Linked: Linked refers to accounts or services that are tied to or connected to your checking account.

Joint Account: A bank account owned by two or more people who are equally responsible for the account.

Minimum Balance: A specific amount of money that the bank requires to open or maintain a particular account, or avoid a service fee.

Money Order: A document issued by a bank ordering payment for a specific sum of money to an individual or business.

Non-sufficient Funds (NSF): A term used to indicate when an item such as a check, or other transaction presented for payment is returned unpaid because the available balance in your deposit account is less than the amount of the item. Also called "Returned item" or "bounced check." A Returned Item fee will apply.

Online Banking: A service that allows you to handle most banking activities from your computer via the Internet. Banking activities such as monitoring account activity, transferring funds, paying bills, etc., can be done quickly, easily and safely.

Overdraft: A term used to indicate when an item such as a check, Debit Card purchase or other transaction presented for payment is paid even though the available balance in your deposit account is less than the amount of the item, thereby creating an overdraft (or negative balance) in your account. An Overdraft Fee will apply.

Overdraft Protection: A service offered by the bank in which savings or credit accounts are linked to your checking account for the purpose of transferring or advancing sufficient funds to cover items when the available balance in your checking account is less than the amount necessary to cover the items. An Overdraft Protection Transfer or Advance Fee applies.

Personal Identification Number (PIN): A secret combination of letters or numbers you use to gain access to your account through an electronic device such as an ATM

Reconciliation: Comparing your bank statement to your check register each month.

Returned Item: See Non-Sufficient Funds (NSF).

Point-Of-Sale (POS): A merchant transaction (purchase or return) made through a store, telephone, or internet using an ATM Card or Debit Card for PIN or signature-based purchases.

Routing Number: The nine-digit number on the bottom left hand corner of your checks, to the left of your account number. The routing number identifies the bank that issued the check. Every bank in the United States has at least one routing number.

Roth IRA: A type of IRA that allows individuals, subject to certain income limits, to set aside money each year to grow tax-deferred. Contributions may be withdrawn tax-free at any time. Earnings may be withdrawn tax-free if certain conditions are met, otherwise taxes and penalties may apply.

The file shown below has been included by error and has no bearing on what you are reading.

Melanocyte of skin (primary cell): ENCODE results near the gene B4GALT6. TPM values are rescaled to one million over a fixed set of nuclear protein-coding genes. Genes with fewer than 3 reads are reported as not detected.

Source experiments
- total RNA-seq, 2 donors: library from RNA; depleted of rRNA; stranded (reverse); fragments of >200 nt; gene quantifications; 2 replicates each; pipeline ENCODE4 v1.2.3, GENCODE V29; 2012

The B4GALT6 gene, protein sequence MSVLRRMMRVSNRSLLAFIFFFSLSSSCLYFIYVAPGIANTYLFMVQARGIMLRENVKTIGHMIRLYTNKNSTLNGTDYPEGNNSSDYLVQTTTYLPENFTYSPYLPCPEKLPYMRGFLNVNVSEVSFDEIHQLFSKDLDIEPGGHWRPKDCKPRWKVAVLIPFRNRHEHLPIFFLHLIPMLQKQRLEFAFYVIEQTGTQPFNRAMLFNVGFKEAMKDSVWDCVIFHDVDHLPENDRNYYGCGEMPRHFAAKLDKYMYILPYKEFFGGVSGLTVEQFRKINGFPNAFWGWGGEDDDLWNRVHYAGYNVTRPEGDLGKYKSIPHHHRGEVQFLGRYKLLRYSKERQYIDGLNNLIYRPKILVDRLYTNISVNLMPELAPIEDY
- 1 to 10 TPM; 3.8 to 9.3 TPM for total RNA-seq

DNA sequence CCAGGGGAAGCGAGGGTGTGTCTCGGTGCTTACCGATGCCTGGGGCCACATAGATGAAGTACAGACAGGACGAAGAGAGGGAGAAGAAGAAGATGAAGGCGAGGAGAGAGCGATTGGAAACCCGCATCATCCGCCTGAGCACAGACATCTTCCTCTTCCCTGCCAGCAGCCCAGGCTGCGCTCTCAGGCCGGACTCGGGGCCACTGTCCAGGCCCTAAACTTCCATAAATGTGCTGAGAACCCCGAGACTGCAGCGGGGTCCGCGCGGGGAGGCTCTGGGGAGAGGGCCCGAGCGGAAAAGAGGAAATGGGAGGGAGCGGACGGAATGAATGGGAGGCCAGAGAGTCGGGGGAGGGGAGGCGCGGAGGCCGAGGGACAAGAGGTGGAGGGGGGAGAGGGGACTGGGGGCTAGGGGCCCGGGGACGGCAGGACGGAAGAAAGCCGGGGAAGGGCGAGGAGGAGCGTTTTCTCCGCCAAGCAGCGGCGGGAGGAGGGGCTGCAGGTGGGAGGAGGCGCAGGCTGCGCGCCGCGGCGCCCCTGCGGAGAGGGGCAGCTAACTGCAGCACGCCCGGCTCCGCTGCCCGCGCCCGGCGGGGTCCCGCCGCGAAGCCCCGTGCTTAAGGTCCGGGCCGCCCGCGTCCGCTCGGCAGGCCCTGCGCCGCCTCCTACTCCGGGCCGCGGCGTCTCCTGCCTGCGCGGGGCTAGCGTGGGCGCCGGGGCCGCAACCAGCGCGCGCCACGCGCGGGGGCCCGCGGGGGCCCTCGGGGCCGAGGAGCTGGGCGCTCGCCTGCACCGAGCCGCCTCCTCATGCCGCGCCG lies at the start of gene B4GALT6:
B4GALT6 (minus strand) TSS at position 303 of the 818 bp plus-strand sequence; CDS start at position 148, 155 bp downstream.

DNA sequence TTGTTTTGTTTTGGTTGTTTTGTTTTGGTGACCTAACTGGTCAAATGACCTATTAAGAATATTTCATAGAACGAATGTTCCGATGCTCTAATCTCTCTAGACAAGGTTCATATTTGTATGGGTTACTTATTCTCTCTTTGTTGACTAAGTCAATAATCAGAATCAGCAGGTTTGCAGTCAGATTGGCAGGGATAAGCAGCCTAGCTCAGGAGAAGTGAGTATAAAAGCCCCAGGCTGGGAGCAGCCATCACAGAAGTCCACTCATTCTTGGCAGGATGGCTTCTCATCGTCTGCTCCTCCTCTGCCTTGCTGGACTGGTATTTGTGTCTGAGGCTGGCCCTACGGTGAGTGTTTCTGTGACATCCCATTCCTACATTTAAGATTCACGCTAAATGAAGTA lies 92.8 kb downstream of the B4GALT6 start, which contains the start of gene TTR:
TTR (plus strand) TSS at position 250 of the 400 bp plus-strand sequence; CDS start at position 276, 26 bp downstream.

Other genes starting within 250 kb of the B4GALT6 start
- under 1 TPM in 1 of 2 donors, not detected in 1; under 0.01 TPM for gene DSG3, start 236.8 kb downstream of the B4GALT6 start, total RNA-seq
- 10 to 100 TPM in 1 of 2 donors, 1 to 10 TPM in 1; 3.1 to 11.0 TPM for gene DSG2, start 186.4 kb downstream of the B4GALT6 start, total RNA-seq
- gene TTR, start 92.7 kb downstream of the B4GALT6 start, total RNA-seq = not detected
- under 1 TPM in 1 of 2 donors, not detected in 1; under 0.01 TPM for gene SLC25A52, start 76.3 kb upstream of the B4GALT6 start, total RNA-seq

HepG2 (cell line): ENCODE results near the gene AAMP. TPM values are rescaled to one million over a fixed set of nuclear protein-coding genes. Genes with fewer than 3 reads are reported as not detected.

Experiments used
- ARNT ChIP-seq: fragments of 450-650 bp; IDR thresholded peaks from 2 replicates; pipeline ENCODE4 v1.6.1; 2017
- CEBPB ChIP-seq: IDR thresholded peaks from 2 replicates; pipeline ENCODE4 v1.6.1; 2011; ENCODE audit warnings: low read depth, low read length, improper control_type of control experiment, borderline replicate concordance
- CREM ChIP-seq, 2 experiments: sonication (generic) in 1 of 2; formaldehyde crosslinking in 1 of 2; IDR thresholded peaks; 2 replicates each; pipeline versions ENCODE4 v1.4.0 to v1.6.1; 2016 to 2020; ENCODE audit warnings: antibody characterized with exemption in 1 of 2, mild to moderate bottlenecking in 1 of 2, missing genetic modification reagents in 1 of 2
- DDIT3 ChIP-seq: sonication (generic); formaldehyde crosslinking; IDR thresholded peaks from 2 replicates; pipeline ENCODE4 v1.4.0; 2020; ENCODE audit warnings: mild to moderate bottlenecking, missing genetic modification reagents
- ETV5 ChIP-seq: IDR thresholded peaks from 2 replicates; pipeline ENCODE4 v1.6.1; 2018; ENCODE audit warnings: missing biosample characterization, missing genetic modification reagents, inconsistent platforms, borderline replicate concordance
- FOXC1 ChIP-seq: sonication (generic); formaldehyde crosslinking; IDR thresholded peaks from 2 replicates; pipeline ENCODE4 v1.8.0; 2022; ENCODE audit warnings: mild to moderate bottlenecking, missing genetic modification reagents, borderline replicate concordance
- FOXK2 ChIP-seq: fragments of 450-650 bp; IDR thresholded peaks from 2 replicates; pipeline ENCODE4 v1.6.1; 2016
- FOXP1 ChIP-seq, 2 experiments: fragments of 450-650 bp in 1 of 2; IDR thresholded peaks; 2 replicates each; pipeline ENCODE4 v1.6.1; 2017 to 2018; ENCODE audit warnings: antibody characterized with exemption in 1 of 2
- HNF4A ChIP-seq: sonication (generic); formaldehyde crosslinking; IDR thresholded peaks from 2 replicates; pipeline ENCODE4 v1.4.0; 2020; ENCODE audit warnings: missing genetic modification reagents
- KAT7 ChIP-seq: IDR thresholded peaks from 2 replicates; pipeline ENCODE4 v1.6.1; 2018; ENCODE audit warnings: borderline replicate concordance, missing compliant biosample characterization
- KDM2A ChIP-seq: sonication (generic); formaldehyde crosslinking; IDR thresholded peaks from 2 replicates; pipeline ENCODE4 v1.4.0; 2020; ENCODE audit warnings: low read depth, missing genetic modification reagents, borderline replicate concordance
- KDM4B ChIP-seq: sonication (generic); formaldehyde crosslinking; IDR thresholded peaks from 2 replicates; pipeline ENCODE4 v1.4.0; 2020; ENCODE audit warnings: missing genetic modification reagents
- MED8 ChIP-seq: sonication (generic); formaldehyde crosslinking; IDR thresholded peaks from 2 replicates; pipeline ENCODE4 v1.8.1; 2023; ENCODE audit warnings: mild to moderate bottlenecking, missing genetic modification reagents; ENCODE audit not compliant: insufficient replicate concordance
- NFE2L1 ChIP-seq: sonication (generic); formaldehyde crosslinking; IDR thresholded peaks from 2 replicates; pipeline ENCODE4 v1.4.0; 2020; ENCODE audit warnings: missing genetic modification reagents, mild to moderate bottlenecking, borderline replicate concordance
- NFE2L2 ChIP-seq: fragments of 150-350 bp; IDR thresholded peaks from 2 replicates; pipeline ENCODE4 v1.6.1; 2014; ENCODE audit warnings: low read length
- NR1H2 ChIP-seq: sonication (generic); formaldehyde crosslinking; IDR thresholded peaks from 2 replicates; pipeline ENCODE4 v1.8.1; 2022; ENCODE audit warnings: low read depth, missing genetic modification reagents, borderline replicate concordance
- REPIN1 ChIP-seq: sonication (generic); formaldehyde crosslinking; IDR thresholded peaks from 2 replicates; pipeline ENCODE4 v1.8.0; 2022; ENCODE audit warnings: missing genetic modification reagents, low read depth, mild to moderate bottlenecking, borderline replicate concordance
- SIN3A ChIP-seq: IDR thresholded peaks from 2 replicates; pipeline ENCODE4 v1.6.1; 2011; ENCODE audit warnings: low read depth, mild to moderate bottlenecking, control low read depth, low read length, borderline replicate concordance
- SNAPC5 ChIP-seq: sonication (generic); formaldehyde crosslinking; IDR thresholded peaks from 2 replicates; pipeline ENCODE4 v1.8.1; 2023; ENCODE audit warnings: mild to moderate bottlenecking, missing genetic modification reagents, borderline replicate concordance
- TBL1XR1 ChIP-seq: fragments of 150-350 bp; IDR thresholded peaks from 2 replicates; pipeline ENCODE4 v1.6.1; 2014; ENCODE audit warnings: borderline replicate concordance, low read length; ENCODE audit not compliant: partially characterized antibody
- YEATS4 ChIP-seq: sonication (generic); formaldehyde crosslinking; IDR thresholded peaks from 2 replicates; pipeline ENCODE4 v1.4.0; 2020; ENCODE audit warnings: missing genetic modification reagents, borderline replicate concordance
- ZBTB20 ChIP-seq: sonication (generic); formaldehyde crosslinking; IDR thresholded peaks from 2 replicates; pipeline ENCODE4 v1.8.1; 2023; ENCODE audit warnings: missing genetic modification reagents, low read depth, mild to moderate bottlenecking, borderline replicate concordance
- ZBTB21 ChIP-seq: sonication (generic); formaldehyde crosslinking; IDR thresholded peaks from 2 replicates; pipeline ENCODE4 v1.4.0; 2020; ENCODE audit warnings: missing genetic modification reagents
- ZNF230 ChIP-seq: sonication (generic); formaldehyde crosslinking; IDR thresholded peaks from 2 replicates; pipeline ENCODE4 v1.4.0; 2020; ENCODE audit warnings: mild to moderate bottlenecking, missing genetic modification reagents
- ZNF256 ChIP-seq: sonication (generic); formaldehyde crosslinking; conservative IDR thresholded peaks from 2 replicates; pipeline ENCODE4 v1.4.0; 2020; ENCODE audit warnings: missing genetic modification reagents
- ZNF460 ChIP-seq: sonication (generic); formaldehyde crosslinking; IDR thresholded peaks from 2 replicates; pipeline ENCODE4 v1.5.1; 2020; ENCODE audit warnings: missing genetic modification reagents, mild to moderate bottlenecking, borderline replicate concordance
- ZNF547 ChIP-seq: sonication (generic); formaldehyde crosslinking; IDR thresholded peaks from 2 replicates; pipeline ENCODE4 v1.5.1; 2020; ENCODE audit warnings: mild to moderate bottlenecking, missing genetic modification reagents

Savings Account: An FDIC-insured bank deposit account that earns interest. Unlimited withdrawals are permitted in person and at the ATM. Other withdrawals are subject to limits.

Simple Interest: Interest that is calculated only on the principal amount, that is, the amount of the money that was originally deposited. (By contrast, compound interest is when a financial institution pays you interest, not only on your initial principal amount, but also on the interest your deposit has earned over time).

Stop Payment Order: When you ask the bank to not pay a particular check/transaction that you have written on your account.  A stop payment fee will apply.

Statement Cycle: A period of time for which activity on your account is reported on your statement. There is a start and end date for each statement cycle.

Time Account, Time Deposit or CD: An FDIC-insured bank deposit account where you agree to keep the money on deposit for a specified period of time, usually anywhere from three months to several years. In exchange, the interest rate paid is usually higher than the rate paid on savings accounts. Accounts with higher balances and longer terms may earn higher rates. Funds withdrawn prior to "maturity" are subject to an early withdrawal fee. You can elect to let accrued interest compound in the account or have it paid to you monthly, quarterly, or annually.

Variable Rate: An interest rate that can change on a periodic basis or when certain conditions are met.

Wire Transfer: Cornerstone’s wire transfer system enables you to move money between financial institutions anywhere in the U.S. and throughout the world. Because wire transfers are immediate, they are also used for transactions requiring finality of payment.

Withdrawal: To take money out of your account. You can do this many different ways including:

  • Writing a check
  • Debit Card purchase - use your Debit Card to make a purchase anywhere debit cards are accepted including, gas stations, grocery stores and online
  • ATM withdrawals - get cash at ATMs worldwide
  • At any Cornerstone banking location